demnation to which you would be exposed. Then, "being justified by his blood," you would be "saved from wrath to come:" not from affliction, but wrath; not from death, but wrath; from wrath-wrath in affliction, wrath in death. You would be completely and for ever saved: and you know (for this is the grand decision of the Faithful and True Witness) "He that believeth on the Son of God hath everlasting life: and he that believeth not the Son of God shall not see life; but the wrath of God abideth on him."
DAVID'S EXPERIENCE CHARACTERISTIC OF THE CHRISTIAN'S.
REV. J. SANDPORD, A.M.
" And Saul saw and knew that the Lord was with David, and that Michal, Saul's daughter,
loved him. And Saul was yet the more afraid of David; and Saul became David's enemy continually. Then the princes of the Philistines went forth: and it came to pass, after they went forth, that David behaved himself more wisely than all the servants of Saul; so that his name was much set by."-1 SAMUEL, xviii. 28–30.
In God's dealings with David, we behold a lively and instructive picture of his procedure with the Church and with individuals. We see also the benefit to be derived from David's history, if we do not always recognize in him, not merely a type of the blessed Redeemer, but also a portrait of the disciple, and the diversified experience by which he is disciplined for the coming glory. And I should not have invited your attention to this portion of inspired truth, had I not hoped that it might be made subservient to your spiritual improvement, by furnishing the Christian with comfort and instruction suitable to his individual case. Might I solicit you again to bear me in my ministrations on your hearts before God; and pray that wisdom may be given to me to extract from this and every other subject, the divine food which may refresh you and do you good.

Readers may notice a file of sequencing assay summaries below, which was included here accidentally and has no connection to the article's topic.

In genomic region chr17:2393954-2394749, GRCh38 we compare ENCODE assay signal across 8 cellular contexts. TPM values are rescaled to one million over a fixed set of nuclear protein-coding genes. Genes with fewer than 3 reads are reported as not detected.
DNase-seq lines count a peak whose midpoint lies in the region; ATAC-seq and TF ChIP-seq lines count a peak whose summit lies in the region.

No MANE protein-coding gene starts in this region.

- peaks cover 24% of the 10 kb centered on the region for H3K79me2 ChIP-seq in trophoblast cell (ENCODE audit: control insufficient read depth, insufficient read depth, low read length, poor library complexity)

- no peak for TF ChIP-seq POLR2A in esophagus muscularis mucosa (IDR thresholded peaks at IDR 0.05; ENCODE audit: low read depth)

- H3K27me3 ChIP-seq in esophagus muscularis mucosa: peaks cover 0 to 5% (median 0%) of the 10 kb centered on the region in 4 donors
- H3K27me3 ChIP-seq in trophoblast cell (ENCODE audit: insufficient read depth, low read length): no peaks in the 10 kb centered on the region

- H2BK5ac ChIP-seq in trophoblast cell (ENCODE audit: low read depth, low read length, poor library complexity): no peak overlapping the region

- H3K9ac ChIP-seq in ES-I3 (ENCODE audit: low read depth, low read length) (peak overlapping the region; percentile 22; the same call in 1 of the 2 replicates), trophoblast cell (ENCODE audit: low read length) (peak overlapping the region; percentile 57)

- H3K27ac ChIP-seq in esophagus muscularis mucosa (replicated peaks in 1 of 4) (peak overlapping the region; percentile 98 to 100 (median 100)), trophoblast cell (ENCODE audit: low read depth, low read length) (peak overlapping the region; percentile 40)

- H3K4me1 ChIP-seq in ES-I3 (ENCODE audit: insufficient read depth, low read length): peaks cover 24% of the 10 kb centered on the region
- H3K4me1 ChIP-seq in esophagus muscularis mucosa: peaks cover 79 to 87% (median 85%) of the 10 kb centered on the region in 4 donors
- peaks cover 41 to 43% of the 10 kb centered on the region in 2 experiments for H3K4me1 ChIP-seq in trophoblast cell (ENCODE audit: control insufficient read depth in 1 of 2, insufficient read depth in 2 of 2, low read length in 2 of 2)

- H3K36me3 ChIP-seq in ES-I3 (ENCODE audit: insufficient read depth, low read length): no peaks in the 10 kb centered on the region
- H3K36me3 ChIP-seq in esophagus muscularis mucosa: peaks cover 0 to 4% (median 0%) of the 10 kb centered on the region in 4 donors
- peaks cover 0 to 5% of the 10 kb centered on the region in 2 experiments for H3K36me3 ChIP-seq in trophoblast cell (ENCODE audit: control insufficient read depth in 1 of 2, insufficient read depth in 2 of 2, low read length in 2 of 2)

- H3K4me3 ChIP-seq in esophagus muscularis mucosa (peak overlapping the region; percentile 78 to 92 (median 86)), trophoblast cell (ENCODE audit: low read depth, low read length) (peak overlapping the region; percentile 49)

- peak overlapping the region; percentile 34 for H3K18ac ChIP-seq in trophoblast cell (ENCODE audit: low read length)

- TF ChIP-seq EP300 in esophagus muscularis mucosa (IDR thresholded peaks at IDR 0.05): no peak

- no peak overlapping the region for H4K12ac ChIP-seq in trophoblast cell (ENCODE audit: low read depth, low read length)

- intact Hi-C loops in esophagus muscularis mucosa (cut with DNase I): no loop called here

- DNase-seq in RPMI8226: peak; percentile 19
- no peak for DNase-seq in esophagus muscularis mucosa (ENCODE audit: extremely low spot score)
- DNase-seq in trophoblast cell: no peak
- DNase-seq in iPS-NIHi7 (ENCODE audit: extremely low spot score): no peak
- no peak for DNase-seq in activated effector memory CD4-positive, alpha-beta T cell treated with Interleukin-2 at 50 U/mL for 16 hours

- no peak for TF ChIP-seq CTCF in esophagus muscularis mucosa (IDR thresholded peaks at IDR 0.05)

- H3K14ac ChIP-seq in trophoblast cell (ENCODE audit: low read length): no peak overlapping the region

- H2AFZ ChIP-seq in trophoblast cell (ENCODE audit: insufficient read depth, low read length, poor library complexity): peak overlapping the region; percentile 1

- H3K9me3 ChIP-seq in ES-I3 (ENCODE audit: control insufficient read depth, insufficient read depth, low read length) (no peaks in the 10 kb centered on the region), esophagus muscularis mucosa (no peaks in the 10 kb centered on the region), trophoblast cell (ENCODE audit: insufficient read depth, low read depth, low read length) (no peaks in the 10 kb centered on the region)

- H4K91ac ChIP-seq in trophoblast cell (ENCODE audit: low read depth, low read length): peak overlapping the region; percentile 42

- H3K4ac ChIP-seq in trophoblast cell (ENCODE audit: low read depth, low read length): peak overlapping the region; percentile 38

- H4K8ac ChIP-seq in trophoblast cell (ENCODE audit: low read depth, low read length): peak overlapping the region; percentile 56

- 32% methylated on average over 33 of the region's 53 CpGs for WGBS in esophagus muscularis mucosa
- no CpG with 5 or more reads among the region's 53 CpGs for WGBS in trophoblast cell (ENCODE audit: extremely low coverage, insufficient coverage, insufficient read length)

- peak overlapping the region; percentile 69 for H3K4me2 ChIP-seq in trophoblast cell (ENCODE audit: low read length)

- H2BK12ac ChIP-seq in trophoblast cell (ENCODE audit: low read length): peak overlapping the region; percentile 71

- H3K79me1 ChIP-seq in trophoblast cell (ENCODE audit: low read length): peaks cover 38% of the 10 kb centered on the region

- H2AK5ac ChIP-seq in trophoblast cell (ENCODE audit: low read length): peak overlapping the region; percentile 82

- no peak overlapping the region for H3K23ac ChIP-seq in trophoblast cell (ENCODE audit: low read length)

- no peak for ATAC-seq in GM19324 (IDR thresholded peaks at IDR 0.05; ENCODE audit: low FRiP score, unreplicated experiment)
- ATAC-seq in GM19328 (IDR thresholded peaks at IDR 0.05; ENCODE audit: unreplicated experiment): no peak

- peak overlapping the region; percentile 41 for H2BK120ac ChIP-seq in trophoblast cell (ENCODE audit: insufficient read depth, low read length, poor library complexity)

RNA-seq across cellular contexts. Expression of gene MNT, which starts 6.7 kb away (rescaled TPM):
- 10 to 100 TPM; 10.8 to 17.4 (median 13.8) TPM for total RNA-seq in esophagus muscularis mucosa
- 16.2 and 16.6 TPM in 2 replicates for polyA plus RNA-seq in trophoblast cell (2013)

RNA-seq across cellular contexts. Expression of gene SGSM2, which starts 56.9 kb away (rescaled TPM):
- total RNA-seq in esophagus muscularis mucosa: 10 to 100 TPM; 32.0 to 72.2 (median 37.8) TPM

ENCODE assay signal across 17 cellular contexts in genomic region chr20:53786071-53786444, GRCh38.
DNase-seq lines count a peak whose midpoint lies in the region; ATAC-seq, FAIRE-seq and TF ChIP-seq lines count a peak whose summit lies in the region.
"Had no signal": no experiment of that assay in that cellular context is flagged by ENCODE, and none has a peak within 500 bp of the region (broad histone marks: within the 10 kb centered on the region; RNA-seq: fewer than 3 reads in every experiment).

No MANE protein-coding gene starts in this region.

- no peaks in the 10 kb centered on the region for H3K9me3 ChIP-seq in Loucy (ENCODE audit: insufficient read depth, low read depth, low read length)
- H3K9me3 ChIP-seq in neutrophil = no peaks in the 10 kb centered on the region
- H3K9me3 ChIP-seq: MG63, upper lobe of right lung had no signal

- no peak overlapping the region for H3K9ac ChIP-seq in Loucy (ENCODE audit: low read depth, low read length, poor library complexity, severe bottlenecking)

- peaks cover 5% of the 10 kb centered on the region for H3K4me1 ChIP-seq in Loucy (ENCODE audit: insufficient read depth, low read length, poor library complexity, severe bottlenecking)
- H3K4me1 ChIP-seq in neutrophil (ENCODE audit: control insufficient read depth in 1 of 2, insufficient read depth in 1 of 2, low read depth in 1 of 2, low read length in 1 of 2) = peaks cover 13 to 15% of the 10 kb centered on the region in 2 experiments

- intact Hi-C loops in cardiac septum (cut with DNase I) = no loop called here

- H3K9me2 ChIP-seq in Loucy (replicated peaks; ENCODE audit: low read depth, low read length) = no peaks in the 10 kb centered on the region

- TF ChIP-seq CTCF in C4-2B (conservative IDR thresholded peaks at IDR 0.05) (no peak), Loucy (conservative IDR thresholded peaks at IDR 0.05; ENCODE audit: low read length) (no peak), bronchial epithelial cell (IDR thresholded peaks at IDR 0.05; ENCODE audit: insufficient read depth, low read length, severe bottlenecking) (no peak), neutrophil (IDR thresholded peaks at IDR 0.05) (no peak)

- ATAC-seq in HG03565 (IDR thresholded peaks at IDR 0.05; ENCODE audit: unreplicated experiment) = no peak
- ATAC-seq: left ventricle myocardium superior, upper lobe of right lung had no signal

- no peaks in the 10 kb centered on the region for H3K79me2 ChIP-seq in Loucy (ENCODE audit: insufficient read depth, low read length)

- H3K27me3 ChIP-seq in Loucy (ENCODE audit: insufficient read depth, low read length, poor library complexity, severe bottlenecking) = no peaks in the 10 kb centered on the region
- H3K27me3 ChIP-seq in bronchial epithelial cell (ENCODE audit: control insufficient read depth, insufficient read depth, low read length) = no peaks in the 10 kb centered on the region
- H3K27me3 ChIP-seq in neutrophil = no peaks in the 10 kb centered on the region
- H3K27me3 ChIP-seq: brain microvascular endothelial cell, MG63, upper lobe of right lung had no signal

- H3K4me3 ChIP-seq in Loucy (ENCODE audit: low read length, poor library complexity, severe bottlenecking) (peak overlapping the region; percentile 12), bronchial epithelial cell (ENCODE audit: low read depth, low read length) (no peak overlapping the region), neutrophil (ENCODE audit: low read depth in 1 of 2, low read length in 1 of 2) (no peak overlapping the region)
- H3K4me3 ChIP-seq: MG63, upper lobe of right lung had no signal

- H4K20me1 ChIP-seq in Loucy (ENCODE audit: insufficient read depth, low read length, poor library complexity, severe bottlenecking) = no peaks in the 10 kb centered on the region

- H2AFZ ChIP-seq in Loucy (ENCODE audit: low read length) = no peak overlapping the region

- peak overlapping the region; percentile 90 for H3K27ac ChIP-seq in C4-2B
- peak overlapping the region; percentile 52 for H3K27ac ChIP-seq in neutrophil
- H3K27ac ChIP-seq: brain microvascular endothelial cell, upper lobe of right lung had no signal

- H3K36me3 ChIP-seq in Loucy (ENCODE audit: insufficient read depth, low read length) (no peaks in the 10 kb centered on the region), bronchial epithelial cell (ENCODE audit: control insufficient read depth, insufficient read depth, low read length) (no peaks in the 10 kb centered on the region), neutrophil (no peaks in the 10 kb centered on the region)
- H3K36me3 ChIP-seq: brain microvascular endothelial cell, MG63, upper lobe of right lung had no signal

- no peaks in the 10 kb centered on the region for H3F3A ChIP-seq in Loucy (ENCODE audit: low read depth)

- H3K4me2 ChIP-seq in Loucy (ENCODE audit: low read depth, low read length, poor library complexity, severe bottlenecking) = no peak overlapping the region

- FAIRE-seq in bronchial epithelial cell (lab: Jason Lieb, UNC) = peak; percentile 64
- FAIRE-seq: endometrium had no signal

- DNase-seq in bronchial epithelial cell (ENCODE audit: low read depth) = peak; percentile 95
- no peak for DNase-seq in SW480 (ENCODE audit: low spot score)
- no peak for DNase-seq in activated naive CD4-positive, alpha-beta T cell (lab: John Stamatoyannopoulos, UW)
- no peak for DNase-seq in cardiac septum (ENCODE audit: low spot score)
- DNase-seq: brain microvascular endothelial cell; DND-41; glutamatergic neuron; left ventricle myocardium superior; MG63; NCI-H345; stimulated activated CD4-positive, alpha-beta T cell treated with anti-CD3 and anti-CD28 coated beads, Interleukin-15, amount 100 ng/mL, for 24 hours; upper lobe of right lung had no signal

Now we have seen David in circumstances of obscurity and seclusion, and afterwards introduced into the meridian of a court, and honoured by the applauscs of admiring thousands. We have seen him return from the glory, and the pomp, and the fashion of the palace, to his father's humble roof, and to his lowly avocation. Then we have noticed him when he has left his home for the public stage, and, by one loyal and courageous enterprise, is lifted above the possibility of future oblivion. Yesterday he was an obscure shepherd, whose presence on the field of battle was resented as presumptuous; to-day he is the triumphant conqueror of Goliath, placed over all the men of war, and celebrated by the songs and the dances of the daughters of Israel. Still it was the same spirit of faith in God, which distinguished him in these different positions, and preserved him in his rapid elevation to greatness. It was because God was with him that he was qualified for the duties, and secured from the temptations through which he passed : so that he knew how either to abound or to be abased; and was carried victorious through his conflict with the giant, as he had been with the Jion and the bear; and kept as sincere and as without offence amidst the enticements of the court as he had been in the less seductive scenes of Bethlehem. And we shall find, that the same gracious eye continued to watch over him; that the Lord did not forsake for a moment the work of his own hand; but
that he still ordered the events of David's life for the furtherance of his gracious purposes towards him.